“Going Lean” involves never ending efforts to reduce waste that consumes resources without adding value. It’s an enduring process of continuous improvement, ensuring that manufacturers avoid complacency and always produce their best. Common approaches may involve the tracking and synergistic recalibrating of manufacturing processes, quality control, services, pricing, or ethical practices. At Allis Roller, lean manufacturing strategies are at the core of our operational model, and we’re ready to roll out the latest tactics for improving workplace safety, productivity, cost-efficacy, and return on investment.
This year, Allis Roller is beginning World Class Manufacturing (WCM), an exclusive and globally renowned lean manufacturing program. This integrative system is a massive undertaking, requiring several years of commitment, training, and investment. The entire program incorporates ten pillars, or areas for improvement and development, each designed as a step towards a leaner business model. Allis Roller is specifically embarking on the four pillars of Workplace Safety, Cost-Deployment, Continuous Improvement, and Preventative Maintenance/Workplace Organization.
These four pillars represent Allis Roller’s long term goals of implementing best practices wherever possible in all areas of the business. Each of these pillars, when deployed together over time, helps us track and measurably upgrade efficiency, develop leaner processes, improve safety and quality control, and decrease waste. During this program, we will be held accountable by a WCM team that guides and facilitates our success.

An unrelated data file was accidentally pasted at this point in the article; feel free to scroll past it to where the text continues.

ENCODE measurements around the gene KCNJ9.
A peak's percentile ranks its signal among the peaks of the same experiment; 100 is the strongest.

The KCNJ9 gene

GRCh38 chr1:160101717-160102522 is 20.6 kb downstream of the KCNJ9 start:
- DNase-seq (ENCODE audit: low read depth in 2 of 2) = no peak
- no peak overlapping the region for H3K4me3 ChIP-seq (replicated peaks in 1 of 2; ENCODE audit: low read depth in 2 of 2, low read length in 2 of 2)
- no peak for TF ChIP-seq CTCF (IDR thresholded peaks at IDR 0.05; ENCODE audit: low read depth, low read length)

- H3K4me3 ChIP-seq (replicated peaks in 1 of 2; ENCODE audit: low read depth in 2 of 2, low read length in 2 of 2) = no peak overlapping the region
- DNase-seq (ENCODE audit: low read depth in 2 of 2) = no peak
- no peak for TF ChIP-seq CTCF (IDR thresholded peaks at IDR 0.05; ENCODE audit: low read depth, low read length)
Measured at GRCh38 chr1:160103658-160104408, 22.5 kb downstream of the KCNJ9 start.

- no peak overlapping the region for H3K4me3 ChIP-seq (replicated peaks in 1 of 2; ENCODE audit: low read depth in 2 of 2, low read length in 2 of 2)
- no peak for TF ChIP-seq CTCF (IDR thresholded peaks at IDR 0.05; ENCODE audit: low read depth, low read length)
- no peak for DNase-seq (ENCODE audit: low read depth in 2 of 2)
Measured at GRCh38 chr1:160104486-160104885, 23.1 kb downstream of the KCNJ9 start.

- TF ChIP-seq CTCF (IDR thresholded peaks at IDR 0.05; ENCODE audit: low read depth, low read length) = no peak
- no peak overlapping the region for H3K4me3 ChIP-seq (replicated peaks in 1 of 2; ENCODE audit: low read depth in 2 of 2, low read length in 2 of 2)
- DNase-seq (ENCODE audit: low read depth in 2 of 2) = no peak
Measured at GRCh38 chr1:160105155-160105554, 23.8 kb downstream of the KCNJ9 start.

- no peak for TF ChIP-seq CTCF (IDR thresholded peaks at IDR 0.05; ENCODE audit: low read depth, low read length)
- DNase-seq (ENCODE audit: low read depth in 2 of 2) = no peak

Not only does the WCM process charge a manufacturer with investing in their equipment, systems, and processes, it requires that we invest in our people too. Part of addressing Workplace Organization, Safety, and Continuous Improvement involves placing quality manufacturing talent where they’re needed most, in order to allocate skills in the most efficient manner possible. Cultivating quality talent requires training, recruitment strategy, and workplace incentives that keep the people at Allis Roller performing as well as our machines.
In addition to long-term lean manufacturing programs, Allis Roller is deploying kaizen events to augment our existing lean manufacturing practices and tactics. The preparation, execution, and follow up may take a total of nine weeks, and the result is a sustainable change.
One of the major benefits of kaizen events is that they can be used to strategically divide up the transformation of an entire operation into organized, rapidly deployable projects. At Allis Roller, we move from work cell to work cell, upgrading and recalibrating our processes through the execution of kaizen events. Our existing lean manufacturing behaviors that account for inventory, operational organization, and cost-saving manufacturing services all benefit from a series of structured kaizen events.
Kaizen events also help grow the confidence, commitment, and engagement of Allis Roller staff by giving them the responsibility for organizing and executing the entire project. Under the guidance of our Continuous Improvement engineer, John Gil, who is a Lean Six Sigma green belt and aspiring black belt, our floor staff serve as kaizen event team leaders. By giving them key roles and responsibilities, we empower individual employees to take ownership of our systems and get creative. Everyone on these cross-functional teams contributes to a productive workplace cultural shift that produces better products and services in the end.
For more information on the types of lean manufacturing tactics Allis Roller implementing in the coming year, connect with a lean manufacturing expert via our Contact Page.